I am very delighted to be able to share with you a personal diary of places, books, films, fashion, art, observations and performance – life inside and outside knitwear design. The things I encounter that inspire me.
My name is Michaela Buerger, I was born in a tiny village in the South of Austria and I’ve been living for several years in my hometown of adoption which I love: Paris.
For this first Journal I’d like to tell you my story and the background of my love for hand-knit, a love that has accompanied (followed) me since the age of 4.
Hand-knitting has been in my family for several generations, I suppose as in many European families … In times before Ready-To-Wear, you could not buy your whole wardrobe, making your own clothes was a simple necessity, especially for a family with lot’s of children, such as my father’s and mother’s family (each 7 kids !). It was somehow an obligation for my mom as a wife and a mother to know this craft.
My father and his sisters often told me, that in their childhood during or right after World War Second, even their panties were knitted, and they hated it, because they were so itchy! What I truly like about these stories is that they create memories, even if they left an itchy feeling. My father knew who made those knit pieces for him, their color, and they kept him very warm throughout a very cold Austrian winter. And this makes it very precious.
I do also have memories of my mother knitting for my brother and me, little cardigans that go with our traditional Austrian outfits, and I will never forget them.
(My father in 1943-44 wearing knitted panties)
But the history of wool fabric goes far more behind, many people around the world may well have knitted, often using only their fingers, as long as 1000BC.
In the medieval Europe hand-knitting and the production of gloves, socks and caps was an important industry. The are lots of paintings from the 14th and 15th century that portray Virgin Mary knitting.
The first knitting machine was invented in 1589 by Reverend William Lee, and by late 19th century the knitwear industry was pretty huge. But for many people buying (or making) wool and knitting their jumpers themselves was still very much cheaper than purchasing them. And besides the economic factor : it did leave some space for creativity !
(my grandmother, accessorizing her outfit with some mohair crochet collar and cuffs)
(My aunts and my uncle in 1937, all pretty girls were dressed with hand-knitted tops)
I have made my first knit scarf when I was about 4 years old. I had to try, as I have seen my mother knitting hours and hours some crazy Austrian cardigans for some crazy tourists wanting them desperately. So my mother took orders. And I was sitting on her side observing her.
(A maid who worked on my father’s family property in the early 40ies, wearing a traditional Austrian cardigan)
I have made my first jumper when I was about 8 years old. I still remember the colors, pale abricot, light blue and mint green, a mix of norvegian jacquard patterns and aran knits, technically quite challenging for that age, and I was so proud: I wore my own design !
My parents kept me quite short with pocket money, so when I was about 12 years old I started to take orders in school from my class mates, wondering if they’d need some Christmas presents for their families, such as socks, gloves, beanies…. And it worked ! Even my teachers ordered. And the days before Christmas I had to stay home in order to finish on time ! It was very exciting and I developed lots of different designs and knit techniques, trying to satisfy my very diverse clientèle.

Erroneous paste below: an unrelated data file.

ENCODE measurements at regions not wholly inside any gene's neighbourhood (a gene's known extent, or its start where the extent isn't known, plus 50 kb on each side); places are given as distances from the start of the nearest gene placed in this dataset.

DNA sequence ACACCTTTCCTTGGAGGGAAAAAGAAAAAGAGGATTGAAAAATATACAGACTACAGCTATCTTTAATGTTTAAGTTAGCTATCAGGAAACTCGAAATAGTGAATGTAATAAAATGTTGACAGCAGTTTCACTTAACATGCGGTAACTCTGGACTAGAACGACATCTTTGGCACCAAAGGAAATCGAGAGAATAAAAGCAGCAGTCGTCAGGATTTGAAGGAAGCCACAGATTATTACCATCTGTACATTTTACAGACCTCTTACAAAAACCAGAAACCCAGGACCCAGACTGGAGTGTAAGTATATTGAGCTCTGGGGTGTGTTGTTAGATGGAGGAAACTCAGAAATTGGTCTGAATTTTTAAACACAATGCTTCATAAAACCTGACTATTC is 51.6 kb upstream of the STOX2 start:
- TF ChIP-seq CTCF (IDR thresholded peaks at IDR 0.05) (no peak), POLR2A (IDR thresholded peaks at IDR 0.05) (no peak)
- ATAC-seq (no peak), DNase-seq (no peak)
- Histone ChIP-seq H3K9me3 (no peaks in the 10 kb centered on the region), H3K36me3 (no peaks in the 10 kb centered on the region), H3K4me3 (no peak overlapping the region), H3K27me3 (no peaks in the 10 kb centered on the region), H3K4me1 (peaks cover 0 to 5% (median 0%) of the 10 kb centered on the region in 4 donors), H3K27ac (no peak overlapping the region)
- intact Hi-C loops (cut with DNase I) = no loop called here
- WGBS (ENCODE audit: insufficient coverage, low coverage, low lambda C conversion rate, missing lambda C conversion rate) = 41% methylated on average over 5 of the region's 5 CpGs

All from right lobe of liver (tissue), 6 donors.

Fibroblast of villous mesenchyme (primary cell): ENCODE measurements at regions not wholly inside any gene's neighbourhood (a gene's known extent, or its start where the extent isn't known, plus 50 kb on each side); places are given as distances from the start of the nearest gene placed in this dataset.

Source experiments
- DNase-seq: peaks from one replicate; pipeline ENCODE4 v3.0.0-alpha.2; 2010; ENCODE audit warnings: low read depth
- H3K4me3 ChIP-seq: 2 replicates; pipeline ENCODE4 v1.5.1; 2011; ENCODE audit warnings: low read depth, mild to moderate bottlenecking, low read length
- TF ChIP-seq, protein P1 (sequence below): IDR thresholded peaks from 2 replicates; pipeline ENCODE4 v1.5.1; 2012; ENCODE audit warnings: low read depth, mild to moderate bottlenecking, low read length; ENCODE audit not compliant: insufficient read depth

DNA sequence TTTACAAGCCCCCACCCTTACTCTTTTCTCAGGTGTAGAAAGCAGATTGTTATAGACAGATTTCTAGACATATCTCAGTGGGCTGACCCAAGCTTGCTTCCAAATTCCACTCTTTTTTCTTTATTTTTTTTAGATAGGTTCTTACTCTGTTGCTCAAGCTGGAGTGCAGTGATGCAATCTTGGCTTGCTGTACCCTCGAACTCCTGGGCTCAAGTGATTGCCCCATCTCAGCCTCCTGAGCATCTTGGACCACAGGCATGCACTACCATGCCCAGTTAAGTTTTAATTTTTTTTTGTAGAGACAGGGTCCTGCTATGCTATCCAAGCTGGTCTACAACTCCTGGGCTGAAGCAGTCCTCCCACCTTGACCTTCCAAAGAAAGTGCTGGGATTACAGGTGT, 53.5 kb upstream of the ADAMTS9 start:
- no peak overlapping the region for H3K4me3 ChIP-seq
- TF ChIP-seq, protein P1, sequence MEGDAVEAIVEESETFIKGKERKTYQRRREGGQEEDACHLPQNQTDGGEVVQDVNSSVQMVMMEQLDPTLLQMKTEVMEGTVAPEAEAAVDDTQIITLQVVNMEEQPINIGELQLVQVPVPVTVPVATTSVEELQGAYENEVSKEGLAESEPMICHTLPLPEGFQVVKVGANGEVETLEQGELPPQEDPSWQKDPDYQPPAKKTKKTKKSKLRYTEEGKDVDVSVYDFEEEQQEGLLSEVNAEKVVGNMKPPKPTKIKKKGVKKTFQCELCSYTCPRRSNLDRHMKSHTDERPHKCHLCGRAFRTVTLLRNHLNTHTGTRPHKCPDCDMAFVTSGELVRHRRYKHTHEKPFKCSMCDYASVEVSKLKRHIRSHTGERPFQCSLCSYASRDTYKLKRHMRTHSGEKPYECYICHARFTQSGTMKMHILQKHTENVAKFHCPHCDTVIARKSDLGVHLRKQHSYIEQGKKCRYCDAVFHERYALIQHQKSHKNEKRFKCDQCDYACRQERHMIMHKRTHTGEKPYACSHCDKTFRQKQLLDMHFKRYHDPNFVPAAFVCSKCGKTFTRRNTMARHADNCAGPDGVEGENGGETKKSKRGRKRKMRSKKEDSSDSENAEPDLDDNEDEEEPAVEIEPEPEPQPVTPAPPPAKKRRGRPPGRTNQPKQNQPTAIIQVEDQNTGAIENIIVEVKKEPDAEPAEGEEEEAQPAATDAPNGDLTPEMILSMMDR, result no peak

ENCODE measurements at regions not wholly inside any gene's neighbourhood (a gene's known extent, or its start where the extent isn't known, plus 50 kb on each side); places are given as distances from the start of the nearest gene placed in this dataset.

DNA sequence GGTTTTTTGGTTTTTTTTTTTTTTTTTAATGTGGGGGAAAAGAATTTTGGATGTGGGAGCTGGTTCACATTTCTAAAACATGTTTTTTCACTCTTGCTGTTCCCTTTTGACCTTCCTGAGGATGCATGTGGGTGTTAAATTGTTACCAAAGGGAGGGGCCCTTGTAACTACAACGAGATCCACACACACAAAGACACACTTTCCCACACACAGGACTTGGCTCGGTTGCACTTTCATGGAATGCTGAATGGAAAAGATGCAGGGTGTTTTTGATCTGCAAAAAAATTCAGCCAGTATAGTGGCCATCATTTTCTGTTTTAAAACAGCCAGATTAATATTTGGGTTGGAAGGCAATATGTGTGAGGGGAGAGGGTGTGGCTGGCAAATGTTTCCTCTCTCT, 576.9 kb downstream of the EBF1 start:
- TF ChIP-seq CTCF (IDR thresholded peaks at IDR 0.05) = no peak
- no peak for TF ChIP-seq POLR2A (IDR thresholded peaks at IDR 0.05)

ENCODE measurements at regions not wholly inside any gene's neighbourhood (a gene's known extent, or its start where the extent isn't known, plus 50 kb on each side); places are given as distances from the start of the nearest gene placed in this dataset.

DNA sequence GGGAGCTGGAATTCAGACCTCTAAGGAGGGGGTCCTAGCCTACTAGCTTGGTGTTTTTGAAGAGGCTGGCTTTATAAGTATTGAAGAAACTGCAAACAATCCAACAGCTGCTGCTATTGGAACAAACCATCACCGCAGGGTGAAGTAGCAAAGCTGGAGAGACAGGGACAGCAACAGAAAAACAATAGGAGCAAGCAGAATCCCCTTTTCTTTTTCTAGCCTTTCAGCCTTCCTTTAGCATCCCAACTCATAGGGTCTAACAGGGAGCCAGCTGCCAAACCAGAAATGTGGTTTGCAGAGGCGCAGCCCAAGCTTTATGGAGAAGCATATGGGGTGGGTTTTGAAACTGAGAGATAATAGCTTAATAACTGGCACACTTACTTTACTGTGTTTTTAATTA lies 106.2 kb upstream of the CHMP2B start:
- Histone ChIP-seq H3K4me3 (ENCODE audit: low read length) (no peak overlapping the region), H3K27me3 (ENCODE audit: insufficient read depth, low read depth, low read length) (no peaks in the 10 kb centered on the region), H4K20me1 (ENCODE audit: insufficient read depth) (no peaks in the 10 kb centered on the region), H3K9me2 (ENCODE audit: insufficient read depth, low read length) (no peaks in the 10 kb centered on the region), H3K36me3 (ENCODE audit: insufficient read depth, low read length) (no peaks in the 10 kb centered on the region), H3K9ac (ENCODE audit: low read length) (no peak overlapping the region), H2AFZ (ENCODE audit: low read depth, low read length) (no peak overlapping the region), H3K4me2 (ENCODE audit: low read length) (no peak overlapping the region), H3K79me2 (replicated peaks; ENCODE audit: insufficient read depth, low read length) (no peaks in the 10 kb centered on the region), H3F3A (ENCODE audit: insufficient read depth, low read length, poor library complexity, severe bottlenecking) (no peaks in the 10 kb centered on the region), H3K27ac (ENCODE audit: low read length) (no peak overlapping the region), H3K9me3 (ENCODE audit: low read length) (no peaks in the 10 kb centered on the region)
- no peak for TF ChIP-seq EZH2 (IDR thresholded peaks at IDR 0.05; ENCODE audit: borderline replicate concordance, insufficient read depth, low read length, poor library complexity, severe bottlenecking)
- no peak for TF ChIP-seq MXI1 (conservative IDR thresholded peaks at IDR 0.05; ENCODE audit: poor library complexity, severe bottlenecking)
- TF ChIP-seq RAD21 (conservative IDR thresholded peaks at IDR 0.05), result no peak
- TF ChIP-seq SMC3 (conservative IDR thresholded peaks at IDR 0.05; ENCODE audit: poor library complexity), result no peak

What I have not mentioned so far is that of course I have been some sort a fashion victim from childhood on. Growing up in the country side, I literally could not get enough about Paris, Yohji Yamamoto, Helmut Lang, Ann Demeulemeester as a teenager ….High fashion magazines weren’t easily to find for me at that time. I clearly remember that I have seen a photo of a jumper of Yohji Yamamoto, and I wanted it so badly, but it was impossible that I could afford or even find it ! I decided to copy and hand-knit it myself, which I did. So I created my own teenager design wardrobe in the nineties by copying the avant-garde of that time. Looking back, I think it was a great training for observing proportions, textures, yarn qualities and style.
(Jumper from Yohji Yamamoto FW92/93 collection, which I copied=knitted for myself)
After graduating from school I headed to Vienna for my studies. First Stage Design at the Academy of Fine Arts and then Fashion Design at the University of Applied Arts Vienna under the guidance of Raf Simons. During all these years I stopped knitting, totally. I was literally absorbed by my new life in the city, in the art and theatre scenery. I have also travelled a lot in these years.
In 2008 I started to knit again, when I moved to Paris, observing and loving fashion and I became aware of my talent for hand-knit and that there is a place for me in fashion. The first years here were very hard, constructing myself an existence, I hardly knew any French person and had no fix job, and first of all I had to learn the language ! That time was anything else than easy, so you can imagine how proud I was to see my first collection of hand-knits at Colette in 2010.
(Michaela Buerger FW1011 at Colette, Paris, July 2010)
After presenting several collections through these last years, always focused on hand-knits and crochets, and achieving international success, I still wonder how many different things you can do with two needles and some yarn. The technical universe seems to be without limits and this is what keeps me knitting on.
(Michaela Buerger SS2011 collection, in the window at Colette in february 2011)